Dwight Bitikofer has been involved in the St. Louis poetry community for a dozen or so years. He discovered the pleasure of open mic readings about that time. Bitikofer organizes “PoJazz” readings with local “spiritual jazz” performer Raven Wolf C. Felton Jennings II. He emcees a monthly open mic for St. Louis Writers Guild at the train station in Kirkwood. Bitikofer’s poems have appeared in Natural Bridge, Flood Stage, Mid-Rivers Review and Untamed Ink. He was the 2013 winner of St. Louis Poetry Center’s James H. Nash contest. Bitikofer has just begun a term as president of St. Louis Poetry Center. Professionally, Bitikofer is publisher of three community newspapers: Webster-Kirkwood Times, South County Times and West End Word.
Amy Hunter is the Manager of Diversity and Inclusion for St. Louis Children’s Hospital. She recently joined the organization after being the Director of Racial Justice for the St. Louis YWCA. Currently, she is charged with addressing internal and external health equity issues. Hunter has years of experience in the corporate, education, and nonprofit community. Her alliance and community building placed her in the unique position of credibility with the young people driving the demand for change, their elders in the civil rights movement, and even the "establishment". She was extremely active in the wake of the death of Michael Brown, the unrest in Ferguson, and the exposure of municipal and governmental impropriety. She is known for “The Talk” which was incorporated in her TEDx Talk “Lucky Zip Codes”.
She is published and has been seen on ABC, CNN, NBC and a host of other networks and heard on NPR and other media outlets. Amy has three sons and a daughter and currently is working on her Ph.D. in the field of critical race theory.
Zack Lesmeister is a first generation American, born and raised in Saint Louis. He enjoys long walks on the beach and deconstructing the gender binary. As a queer mixed poet, he focuses his efforts exploring racial and queer identities, and Vietnamese culture in America. In 2017, he led his high school slam team to the VerbQuake team finals. He went on to represent St. Louis at Brave New Voices International Poetry Slam Festival. In fall 2017, Zack was named the St. Louis Youth Poet Laureate. As captain of his poetry slam team, Zack’s team finished second in the VerbQuake Youth Poetry Slam Festival.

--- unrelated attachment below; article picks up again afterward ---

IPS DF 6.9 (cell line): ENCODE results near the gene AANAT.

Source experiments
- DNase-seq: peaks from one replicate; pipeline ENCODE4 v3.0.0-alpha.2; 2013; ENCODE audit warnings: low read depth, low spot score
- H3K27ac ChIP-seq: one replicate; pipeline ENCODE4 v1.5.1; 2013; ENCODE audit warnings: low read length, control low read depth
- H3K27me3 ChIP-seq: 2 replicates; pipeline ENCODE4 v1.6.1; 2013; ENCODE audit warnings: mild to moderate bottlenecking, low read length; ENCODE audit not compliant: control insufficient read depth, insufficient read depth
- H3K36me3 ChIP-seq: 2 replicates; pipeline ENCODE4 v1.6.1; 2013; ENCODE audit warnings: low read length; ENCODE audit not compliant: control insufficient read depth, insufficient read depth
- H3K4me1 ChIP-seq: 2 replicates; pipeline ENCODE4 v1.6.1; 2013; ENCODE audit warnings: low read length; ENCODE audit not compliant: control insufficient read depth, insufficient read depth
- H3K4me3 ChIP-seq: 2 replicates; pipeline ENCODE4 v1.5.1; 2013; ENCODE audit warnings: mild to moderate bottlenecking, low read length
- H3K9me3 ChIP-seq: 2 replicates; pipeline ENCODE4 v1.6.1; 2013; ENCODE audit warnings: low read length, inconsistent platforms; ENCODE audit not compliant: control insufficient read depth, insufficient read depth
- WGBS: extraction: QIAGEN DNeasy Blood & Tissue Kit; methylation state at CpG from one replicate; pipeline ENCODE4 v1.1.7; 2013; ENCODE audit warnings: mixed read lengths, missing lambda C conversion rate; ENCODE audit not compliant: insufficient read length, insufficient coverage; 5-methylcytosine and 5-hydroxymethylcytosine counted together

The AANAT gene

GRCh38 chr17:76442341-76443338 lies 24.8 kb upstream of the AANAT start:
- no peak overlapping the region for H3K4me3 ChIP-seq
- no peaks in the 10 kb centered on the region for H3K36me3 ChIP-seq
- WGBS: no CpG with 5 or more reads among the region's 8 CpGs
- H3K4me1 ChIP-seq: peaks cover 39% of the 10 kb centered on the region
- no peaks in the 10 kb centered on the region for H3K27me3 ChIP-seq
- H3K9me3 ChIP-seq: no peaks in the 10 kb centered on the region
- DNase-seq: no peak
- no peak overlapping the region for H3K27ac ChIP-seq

Rudy Nickens is Director of Equal Opportunity and Diversity for the Missouri Department of Transportation. For over three decades, he has consulted, educated, and trained hundreds of local, national, and international organizations in workforce diversity, leadership development, cultural competence and conflict resolution. He specializes in leading efforts to eliminate the effects of internalized racism. Rudy served as Director of Racial Equity for the Ferguson Commission, helping the commission through a year-long community engagement process that resulted in the formation of Forward Through Ferguson: A Path Toward Racial Equality. Mr. Nickens has also served as Executive Director of the St. Louis Black Repertory Company, the nation’s largest professional African-American theatre company.
Stefene Russell is St. Louis Magazine’s Culture Editor and the editor of SLM’s arts blog. She’s also a member of Poetry Scores, an arts collective dedicated to translating poetry into other media. In her past life, she was co-editor of 52nd City and Prinsesstårta literary magazines. Her work’s appeared in Public Art Review, The Curator, Gadfly, Otis Nebula, Bad Shoe, The Lumberyard, and LocusPoint. She’s read for Observable (including 2005’s infamous “Three Stephanies” reading), Get Born, River Styx’s Hungry Young Poets Series, HEARding Cats, Laumeier Sculpture Park’s Poetry in Place, The Archive, The Pulitzer Foundation for the Art’s Sound Waves series, and the fort gondo poetry series. She is also a former co-host of KDHX’s Literature for the Halibut..